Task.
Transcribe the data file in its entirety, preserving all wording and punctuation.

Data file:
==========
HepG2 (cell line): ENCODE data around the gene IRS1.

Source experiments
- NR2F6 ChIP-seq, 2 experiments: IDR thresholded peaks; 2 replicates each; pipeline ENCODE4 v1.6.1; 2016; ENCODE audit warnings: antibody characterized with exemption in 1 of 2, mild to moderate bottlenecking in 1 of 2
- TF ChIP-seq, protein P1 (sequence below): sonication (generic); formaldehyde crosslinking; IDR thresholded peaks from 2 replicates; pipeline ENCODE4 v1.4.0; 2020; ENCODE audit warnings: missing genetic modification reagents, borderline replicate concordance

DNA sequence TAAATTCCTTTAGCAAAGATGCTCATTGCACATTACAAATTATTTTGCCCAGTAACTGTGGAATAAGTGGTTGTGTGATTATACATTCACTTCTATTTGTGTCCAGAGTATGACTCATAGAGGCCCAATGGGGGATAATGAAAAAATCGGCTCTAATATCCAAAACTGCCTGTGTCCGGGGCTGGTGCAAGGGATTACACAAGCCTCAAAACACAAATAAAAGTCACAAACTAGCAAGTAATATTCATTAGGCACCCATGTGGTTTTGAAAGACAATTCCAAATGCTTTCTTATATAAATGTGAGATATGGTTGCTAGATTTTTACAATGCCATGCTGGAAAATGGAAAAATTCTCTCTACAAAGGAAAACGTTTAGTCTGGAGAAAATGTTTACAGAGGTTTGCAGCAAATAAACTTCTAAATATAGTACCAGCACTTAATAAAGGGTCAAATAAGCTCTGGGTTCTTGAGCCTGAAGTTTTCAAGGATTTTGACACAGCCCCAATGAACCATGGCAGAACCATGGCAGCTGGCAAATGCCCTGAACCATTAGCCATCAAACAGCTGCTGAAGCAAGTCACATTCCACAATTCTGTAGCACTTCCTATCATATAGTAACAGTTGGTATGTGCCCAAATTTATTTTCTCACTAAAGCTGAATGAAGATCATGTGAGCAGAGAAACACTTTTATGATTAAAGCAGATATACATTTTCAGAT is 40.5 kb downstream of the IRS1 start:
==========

HepG2 (cell line): ENCODE data around the gene IRS1.

Source experiments
- NR2F6 ChIP-seq, 2 experiments: IDR thresholded peaks; 2 replicates each; pipeline ENCODE4 v1.6.1; 2016; ENCODE audit warnings: antibody characterized with exemption in 1 of 2, mild to moderate bottlenecking in 1 of 2
- TF ChIP-seq, protein P1 (sequence below): sonication (generic); formaldehyde crosslinking; IDR thresholded peaks from 2 replicates; pipeline ENCODE4 v1.4.0; 2020; ENCODE audit warnings: missing genetic modification reagents, borderline replicate concordance

DNA sequence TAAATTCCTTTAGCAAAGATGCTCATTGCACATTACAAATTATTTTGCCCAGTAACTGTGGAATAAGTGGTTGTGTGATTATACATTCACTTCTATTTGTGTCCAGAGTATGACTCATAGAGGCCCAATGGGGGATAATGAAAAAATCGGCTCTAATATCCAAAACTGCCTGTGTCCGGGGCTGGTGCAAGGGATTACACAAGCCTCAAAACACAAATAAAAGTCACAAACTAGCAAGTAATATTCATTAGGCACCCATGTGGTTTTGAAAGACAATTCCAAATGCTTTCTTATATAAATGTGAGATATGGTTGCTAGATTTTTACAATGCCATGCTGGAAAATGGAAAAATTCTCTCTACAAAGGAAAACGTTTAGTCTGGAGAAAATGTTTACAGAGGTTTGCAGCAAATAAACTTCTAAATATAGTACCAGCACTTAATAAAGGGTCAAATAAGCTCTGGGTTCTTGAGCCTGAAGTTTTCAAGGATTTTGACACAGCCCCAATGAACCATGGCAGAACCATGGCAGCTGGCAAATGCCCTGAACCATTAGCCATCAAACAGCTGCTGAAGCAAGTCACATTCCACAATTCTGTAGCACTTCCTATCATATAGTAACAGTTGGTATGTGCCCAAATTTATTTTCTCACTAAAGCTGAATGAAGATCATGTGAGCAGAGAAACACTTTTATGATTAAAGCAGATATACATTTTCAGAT is 40.5 kb downstream of the IRS1 start: